This call for papers, supposes that more recently, projects have brought on board personnel with a multidisciplinary background to ask those all important questions about “what if” or “what might be” at a time that the initial idea generation is occurring to achieve a human-centered design. The ability to draw these approaches into the “design” process, means that areas of concern to the general public are addresses. These might include issues surrounding consumer privacy, citizen security, individual trust, acceptance, control, safety, fear of job loss and more.

In introducing participatory practices into the design process, preliminary results can be reached to inform the developers of the way in which they should consider a particular course of action. This is not to halt the freedom of the designer, but rather to consider the value-laden responsibility that designers have in creating things for the good of humankind, independent of their application.

This call seeks to include novel research results demonstrated on working systems that incorporate in a multidisciplinary approach technological solutions which respond to socio-ethical issues. Ideally this RAM paper is complemented by a paper submitted in parallel to T&SM that investigates the application from a socio-ethical viewpoint.

Visit The IEEE Robotics and Automation Magazine submission portal.

The following upcoming conferences will be of interest to SSIT members:

IST-Africa Week 2017
8-11 May 2017, Windhoek, Namibia

Hosted by the government of Namibia through the National Commission on Research, Science and Technology, supported by the European Commission and African Union Commission, and technically co-sponsored by IEEE Society on Social Implications of Technology (SSIT), IEEE Region 8 and IEEE South Africa Section, IST-Africa Week 2017 is the twelfth in an annual series of ministerial-level technology research and innovation conferences.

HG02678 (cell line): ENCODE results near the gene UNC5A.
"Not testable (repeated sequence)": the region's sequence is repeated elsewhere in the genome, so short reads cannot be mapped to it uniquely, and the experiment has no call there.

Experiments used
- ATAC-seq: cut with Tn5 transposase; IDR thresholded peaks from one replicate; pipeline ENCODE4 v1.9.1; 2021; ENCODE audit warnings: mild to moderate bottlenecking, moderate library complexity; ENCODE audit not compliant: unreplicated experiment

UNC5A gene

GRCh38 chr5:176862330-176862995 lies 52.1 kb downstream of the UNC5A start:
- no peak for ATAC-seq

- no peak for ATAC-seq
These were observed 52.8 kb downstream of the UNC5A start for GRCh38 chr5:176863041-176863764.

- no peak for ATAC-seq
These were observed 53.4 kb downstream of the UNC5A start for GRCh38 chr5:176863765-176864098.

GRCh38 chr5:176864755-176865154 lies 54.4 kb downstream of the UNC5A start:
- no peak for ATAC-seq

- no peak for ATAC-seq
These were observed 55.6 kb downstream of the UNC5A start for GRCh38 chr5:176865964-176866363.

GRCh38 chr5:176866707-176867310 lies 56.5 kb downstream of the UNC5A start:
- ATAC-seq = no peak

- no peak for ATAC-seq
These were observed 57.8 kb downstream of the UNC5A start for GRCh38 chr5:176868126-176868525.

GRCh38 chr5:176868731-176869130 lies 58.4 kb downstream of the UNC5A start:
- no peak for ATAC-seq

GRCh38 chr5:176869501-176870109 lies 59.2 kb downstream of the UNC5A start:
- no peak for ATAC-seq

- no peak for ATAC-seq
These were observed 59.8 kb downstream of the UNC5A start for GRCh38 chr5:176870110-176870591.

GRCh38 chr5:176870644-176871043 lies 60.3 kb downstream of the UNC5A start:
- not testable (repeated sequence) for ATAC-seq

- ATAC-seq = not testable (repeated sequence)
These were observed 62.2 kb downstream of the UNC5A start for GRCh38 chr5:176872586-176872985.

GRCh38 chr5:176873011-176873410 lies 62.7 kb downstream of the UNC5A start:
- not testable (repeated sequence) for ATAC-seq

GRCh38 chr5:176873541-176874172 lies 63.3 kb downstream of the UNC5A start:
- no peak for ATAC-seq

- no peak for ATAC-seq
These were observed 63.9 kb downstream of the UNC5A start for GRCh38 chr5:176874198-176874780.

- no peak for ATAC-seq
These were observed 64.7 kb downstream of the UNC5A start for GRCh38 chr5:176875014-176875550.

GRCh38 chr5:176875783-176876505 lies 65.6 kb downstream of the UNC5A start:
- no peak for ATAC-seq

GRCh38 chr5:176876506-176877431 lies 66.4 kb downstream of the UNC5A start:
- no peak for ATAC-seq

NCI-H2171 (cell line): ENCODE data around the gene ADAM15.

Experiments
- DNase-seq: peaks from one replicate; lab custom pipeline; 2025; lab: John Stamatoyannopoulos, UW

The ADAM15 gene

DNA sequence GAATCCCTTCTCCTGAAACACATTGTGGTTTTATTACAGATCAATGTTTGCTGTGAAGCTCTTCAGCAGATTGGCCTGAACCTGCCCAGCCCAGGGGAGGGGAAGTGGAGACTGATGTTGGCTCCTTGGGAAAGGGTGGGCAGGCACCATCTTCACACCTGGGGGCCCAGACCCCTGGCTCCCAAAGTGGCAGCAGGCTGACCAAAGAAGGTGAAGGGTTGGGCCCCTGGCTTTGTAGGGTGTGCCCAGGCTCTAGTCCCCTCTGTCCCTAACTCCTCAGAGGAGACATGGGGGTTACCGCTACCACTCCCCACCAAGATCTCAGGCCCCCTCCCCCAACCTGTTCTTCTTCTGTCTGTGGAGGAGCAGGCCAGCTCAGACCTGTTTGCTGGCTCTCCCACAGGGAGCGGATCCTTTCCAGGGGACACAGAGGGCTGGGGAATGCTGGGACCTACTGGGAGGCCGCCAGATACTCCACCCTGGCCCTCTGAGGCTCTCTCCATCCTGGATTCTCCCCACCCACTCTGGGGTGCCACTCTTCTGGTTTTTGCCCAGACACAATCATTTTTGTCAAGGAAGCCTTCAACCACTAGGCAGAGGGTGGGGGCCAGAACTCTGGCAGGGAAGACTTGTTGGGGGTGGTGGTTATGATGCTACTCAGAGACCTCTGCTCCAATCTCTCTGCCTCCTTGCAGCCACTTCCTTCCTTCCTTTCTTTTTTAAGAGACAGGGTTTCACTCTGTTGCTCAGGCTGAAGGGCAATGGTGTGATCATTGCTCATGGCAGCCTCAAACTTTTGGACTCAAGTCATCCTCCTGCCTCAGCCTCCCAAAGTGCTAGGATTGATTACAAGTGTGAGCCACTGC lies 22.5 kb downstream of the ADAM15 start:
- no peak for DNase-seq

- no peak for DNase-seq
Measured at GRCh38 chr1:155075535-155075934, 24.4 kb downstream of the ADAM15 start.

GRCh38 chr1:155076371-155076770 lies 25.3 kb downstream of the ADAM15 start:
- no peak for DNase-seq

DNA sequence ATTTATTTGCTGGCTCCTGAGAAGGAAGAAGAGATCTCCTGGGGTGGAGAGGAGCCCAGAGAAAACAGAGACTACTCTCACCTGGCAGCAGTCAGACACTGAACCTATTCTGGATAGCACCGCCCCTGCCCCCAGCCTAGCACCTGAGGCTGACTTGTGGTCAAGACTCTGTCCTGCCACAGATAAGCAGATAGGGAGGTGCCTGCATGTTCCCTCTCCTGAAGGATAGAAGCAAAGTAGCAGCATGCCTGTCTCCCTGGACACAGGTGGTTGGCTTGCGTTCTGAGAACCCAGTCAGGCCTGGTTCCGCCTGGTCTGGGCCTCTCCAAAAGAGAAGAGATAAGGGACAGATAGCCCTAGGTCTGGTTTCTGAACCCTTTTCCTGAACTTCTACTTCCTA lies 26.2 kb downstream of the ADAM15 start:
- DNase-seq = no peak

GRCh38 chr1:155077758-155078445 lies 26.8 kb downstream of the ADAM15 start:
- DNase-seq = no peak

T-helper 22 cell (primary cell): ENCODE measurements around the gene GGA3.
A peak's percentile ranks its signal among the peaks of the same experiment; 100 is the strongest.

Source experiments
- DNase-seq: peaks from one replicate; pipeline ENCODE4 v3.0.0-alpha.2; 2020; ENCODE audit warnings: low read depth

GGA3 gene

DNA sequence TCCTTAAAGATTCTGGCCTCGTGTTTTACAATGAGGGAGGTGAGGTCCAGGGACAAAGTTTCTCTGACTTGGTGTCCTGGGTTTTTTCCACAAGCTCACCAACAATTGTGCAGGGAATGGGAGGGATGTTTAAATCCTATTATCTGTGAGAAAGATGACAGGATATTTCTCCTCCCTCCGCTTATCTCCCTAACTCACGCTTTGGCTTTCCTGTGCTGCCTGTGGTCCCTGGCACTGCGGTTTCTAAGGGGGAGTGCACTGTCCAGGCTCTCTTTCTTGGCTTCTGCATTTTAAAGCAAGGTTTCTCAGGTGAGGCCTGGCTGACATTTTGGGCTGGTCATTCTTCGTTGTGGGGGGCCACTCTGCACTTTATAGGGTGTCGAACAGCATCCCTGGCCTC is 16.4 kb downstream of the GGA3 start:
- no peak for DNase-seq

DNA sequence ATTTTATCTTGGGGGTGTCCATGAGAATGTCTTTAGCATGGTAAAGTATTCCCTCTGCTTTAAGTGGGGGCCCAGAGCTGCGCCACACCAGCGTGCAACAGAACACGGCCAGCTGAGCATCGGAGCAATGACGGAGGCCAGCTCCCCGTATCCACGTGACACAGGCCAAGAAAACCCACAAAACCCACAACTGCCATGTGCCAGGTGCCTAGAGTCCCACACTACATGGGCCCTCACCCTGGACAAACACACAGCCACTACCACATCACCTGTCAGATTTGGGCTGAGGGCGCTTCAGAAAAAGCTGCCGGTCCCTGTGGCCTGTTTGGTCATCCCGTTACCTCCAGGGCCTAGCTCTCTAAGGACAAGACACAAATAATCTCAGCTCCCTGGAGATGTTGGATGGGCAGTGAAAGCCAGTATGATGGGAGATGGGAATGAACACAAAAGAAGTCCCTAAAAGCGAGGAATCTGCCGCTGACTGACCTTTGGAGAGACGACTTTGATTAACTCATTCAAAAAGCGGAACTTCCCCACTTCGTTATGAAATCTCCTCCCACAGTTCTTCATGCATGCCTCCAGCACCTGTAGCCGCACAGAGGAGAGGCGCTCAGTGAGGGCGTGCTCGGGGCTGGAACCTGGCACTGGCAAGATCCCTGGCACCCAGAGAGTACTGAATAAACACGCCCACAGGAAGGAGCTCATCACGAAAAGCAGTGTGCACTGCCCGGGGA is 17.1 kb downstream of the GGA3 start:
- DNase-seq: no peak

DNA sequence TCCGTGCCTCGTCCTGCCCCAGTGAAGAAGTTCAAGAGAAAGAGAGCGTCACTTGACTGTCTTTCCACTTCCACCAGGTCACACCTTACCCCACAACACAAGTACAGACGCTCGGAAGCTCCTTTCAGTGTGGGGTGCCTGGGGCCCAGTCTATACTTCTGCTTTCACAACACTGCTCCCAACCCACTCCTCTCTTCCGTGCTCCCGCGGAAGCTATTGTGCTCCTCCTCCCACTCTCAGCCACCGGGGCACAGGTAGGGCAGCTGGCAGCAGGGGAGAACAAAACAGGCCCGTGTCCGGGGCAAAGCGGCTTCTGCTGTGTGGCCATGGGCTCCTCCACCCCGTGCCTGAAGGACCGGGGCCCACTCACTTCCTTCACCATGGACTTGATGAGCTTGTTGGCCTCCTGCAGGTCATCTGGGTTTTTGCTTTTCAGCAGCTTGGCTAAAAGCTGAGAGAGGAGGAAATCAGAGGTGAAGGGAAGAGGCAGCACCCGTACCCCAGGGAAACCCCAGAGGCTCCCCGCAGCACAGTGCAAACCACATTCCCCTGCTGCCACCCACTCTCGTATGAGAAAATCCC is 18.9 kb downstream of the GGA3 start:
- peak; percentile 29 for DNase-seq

Core thematic areas for IST-Africa 2017 include:

  • mHealth, eHealth and health information systems
  • Technology-enhanced learning and eskills
  • mAgriculture/eAgriculture and environmental sustainability
  • eInfrastructures and National Research and Education Networks (NREN)
  • Next generation computing: big data, cloud computing, future internet, Internet of Things
  • eGovernment-services to citizens and business
  • Content technologies: languages; digital preservation
  • Cyber security, privacy and trust
  • Collaborative open innovation and ICT-enabled entrepreneurship (including social entrepreneurship)
  • Sustainable development including ICT4D
  • Societal implications of technology

For more information, please visit our website.

Follow IST-Africa on Twitter to get regular updates.

For further information, please email Secretariat@IST-Africa.org.


IEEE 2017 International Symposium on Technology and Society (ISTAS 2017)
From Good Ideas to Practical Solutions

9-11 August 2017, Sydney, Australia


The SSIT Board of Governors is pleased to announce that ISTAS 2017 will be held in Sydney, Australia. The date and location of ISTAS 2017 have been chosen to coincide with the annual IEEE Panel of Conference Organizers (IEEE POCO) event, which will be held in Sydney from 7-9 August, and the biennial IEEE Sections Congress, which will also be held in Sydney 11-13 August 2017.

The theme for ISTAS 2017 is “From Good Ideas to Practical Solutions,” and is designed to focus on how we can identify a good technological idea and transition it into a practical solution that delivers real benefits to society. It will bring together scientists, engineers, technologists and scholars from multiple disciplines to hold a dialogue on many technological and societal issues, and collaborate on the co-creation of ideas to develop and utilize innovative solutions to address them.